The Twins opening day lineup consisted of a few new members. Gold Glove winner Luis Castillo was acquired from the Marlins during their "fire sale" for youngsters Travis Bowyer and Scott Tyler. The Twins also signed Tony Batista to play third base, and Rondell White to be the designated hitter. The team finished April with an unimpressive record of 9 wins with 15 loses and quickly found themselves in 4th place in the division. The team was looking for answers to help out their struggling rotation. 22-year old Rookie southpaw Francisco Liriano was promoted to the rotation after Carlos Silva was demoted to the bullpen. In his first start he pitched 5 innings giving up 1 run with 5 strikeouts on 68 pitches. From that point on the Twins found what they were looking for all season long; a reliable starting pitcher to go along with Johan Santana. In his first three starts, Francisco Liriano went 3-0 with an outstanding earned-run average of 1.78. Finally June rolled around. The Twins, still trying to find an answer on offense and defense, traded Juan Castro after cutting ties with Tony Batista. The Twins who recalled Jason Bartlett from Rochester was named the starting shortstop, and utility man Nick Punto was named the starting third baseman. The Twins finally found their ways and finished June with a sensational record of 19-7, including winning 18 out of 20 games. The team kept their hot streak in July and finished with an 18-8 record. The Twins had 3 representatives at the 2006 MLB All-Star Game. Pitchers Johan Santana and Francisco Liriano were accompanied by Batting Title leader, and catcher, Joe Mauer. The American League won the game guaranteeing the Twins home field advantage if they go to the World Series. After the break the team was quickly found without two of their stating outfielders after placing Torii Hunter and Shannon Stewart on the disabled list with foot injuries. Stewart's season was ultimately finished due to plantar fascia in his left foot. After July the Twins were still third in the standings despite going 37-15 in the two months. The injuries continued in August when Francisco Liriano was placed on the 15-day disabled list after feeling soreness in his left forearm. Despite the injuries, the Twins still finished August with a respectful 16-12 record. The team officially passed the Chicago White Sox to be the Wild Card leaders on August 28th after a controversial call involving a fan interfering with a foul pop fly. Bad news came when the team placed Francisco Liriano on the disabled list for the second time since August 7th. The team was forced to put Liriano down for the remainder of the season to hopefully eliminate further injury. The team continued their success in September and finished with an 18-12 record. The Twins went 71-39 from June through September. The team's great play was not an individual achievement; they had many contributors to their success. Joe Mauer led the majors in batting average and Justin Morneau was the team's first 30 homerun hitter since 1987. Possibly the greatest contributors of all were "the little piranhas". Jason Tyner, Nick Punto, and Jason Bartlett were all praised by rival manager Ozzie Guillen of the Chicago White Sox of being the greatest success for the Minnesota Twins.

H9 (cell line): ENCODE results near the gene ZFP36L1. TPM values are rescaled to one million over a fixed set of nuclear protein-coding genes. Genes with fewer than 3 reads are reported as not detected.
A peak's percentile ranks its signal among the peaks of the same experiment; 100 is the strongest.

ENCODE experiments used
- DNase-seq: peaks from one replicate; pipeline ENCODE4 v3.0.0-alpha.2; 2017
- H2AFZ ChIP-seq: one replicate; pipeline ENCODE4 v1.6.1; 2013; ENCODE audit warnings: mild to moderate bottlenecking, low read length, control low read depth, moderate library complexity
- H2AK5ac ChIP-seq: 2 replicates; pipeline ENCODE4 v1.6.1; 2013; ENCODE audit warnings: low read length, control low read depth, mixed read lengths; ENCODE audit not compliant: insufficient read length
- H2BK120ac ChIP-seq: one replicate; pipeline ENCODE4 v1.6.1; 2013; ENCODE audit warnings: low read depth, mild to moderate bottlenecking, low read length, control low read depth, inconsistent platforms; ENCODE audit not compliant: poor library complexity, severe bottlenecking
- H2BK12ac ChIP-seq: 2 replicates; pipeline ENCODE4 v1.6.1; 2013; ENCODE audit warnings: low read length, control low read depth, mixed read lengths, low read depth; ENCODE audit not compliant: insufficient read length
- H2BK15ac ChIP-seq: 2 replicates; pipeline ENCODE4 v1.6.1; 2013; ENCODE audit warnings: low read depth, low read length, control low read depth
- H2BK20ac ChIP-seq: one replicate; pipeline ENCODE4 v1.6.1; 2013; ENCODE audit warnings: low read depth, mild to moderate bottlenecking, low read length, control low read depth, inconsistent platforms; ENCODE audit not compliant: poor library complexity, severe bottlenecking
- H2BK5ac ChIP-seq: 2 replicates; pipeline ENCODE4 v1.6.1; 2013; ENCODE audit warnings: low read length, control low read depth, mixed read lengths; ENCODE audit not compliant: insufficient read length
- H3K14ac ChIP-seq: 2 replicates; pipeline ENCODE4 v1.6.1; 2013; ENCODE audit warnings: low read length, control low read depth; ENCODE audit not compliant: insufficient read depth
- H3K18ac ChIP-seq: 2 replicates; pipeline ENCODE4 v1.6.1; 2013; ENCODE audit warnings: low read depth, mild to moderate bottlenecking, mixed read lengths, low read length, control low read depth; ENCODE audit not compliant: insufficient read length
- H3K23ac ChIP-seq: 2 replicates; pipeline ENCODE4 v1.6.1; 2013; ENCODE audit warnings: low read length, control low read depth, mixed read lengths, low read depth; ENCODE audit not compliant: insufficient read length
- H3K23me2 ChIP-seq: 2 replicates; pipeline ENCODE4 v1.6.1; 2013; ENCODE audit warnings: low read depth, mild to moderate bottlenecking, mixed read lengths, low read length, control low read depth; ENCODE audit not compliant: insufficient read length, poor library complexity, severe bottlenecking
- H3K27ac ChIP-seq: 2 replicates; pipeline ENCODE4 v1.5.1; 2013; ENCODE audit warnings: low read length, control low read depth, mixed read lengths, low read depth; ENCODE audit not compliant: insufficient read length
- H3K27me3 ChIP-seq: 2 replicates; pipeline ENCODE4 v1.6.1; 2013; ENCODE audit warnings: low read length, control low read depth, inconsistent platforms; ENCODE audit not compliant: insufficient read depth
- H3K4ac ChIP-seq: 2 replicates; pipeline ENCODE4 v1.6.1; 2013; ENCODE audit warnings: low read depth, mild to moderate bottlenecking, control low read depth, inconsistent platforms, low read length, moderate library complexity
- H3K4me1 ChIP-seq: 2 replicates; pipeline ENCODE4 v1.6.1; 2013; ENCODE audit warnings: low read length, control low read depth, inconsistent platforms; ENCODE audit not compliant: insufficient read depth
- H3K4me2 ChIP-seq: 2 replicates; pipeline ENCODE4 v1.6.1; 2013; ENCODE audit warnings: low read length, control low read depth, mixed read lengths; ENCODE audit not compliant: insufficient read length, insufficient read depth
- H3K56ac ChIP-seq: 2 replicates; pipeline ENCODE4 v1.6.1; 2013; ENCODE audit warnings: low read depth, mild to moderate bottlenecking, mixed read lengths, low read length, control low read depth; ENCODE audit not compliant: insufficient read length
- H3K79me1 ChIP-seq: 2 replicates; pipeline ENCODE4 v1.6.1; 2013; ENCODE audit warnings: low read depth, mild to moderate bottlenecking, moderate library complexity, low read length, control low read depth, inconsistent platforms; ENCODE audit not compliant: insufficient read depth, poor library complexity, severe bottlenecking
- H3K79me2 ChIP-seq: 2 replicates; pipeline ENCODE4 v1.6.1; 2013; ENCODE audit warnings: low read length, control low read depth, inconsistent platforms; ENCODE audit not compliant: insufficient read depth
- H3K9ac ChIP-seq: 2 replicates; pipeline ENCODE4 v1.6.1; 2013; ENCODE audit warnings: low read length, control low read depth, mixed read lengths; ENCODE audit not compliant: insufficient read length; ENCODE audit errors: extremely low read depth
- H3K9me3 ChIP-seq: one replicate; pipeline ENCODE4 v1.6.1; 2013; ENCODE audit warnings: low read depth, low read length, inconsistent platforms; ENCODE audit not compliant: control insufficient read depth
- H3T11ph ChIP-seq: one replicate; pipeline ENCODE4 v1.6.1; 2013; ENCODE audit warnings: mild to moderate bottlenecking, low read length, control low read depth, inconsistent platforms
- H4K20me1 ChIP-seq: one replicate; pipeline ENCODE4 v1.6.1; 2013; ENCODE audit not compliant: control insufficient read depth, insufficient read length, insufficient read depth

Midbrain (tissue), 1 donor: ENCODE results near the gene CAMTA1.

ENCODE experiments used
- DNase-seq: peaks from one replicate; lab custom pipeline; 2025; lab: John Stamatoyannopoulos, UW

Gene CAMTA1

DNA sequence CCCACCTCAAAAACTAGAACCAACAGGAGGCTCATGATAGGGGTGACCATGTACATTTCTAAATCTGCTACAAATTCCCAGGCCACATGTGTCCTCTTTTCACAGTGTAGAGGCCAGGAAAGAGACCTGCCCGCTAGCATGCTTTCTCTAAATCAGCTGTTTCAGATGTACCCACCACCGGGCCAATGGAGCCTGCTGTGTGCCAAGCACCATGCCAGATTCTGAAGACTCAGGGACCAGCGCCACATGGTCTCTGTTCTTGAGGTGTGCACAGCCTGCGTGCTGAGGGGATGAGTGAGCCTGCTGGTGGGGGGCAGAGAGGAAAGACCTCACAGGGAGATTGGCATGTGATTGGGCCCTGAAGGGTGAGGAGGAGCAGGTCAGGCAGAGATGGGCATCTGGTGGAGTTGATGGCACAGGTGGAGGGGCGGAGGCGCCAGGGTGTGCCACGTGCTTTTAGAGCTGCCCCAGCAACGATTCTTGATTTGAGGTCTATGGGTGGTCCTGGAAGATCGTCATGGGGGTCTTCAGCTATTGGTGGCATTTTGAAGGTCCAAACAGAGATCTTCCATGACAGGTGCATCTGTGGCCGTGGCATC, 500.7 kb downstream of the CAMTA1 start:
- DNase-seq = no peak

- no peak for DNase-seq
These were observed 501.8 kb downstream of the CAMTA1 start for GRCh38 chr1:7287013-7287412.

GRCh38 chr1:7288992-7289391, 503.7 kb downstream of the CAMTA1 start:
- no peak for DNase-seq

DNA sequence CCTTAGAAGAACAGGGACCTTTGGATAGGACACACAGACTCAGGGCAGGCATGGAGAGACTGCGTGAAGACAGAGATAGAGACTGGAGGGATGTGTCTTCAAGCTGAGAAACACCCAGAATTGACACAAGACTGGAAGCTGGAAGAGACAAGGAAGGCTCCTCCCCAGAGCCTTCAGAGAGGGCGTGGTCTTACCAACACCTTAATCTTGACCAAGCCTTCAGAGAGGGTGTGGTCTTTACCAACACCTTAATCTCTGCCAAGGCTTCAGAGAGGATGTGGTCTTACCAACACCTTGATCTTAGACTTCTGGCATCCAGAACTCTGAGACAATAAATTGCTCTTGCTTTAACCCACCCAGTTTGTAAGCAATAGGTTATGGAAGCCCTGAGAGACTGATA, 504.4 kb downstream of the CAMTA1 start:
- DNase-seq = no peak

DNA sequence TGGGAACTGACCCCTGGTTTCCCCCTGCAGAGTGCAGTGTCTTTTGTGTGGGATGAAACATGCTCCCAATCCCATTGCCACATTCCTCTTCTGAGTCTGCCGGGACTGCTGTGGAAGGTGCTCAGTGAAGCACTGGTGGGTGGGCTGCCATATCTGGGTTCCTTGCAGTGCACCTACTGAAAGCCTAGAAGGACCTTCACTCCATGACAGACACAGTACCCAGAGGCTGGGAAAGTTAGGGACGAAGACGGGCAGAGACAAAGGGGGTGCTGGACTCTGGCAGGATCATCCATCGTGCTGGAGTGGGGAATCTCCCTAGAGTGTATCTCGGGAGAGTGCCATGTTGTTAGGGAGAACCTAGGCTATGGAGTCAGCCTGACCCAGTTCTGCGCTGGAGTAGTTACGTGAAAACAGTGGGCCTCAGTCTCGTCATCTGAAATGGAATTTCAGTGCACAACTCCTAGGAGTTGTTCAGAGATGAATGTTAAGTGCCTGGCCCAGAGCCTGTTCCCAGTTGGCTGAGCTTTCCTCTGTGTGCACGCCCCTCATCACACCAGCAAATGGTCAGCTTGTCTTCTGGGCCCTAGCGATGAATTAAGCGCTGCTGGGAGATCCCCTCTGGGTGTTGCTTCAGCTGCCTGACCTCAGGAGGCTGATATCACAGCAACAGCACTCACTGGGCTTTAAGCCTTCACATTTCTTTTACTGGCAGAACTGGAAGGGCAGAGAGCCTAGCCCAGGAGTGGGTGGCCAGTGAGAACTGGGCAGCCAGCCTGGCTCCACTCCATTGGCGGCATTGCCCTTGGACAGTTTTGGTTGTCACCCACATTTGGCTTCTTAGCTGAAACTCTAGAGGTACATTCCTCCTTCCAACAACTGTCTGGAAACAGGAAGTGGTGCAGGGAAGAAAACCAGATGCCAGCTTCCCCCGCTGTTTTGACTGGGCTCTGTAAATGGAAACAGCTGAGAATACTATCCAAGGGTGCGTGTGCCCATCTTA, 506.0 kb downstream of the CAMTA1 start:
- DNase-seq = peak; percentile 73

"They can beat you in so many different ways. You wake up and say they're like little piranhas. Chk, chk, chk. You wake up and you don't have no meat, just bones. All those piranhas -- blooper here, blooper here, beat out a ground ball, hit a home run, they're up by four. They get up by four with that bullpen? See you at the national anthem tomorrow."
The team certainly had its ups and downs, and its wins and losses. But the main thing is that the team came together when the going got rough and united. The team's playoff destination still isn't certain, but the way this team has played all season, I don't think it matters.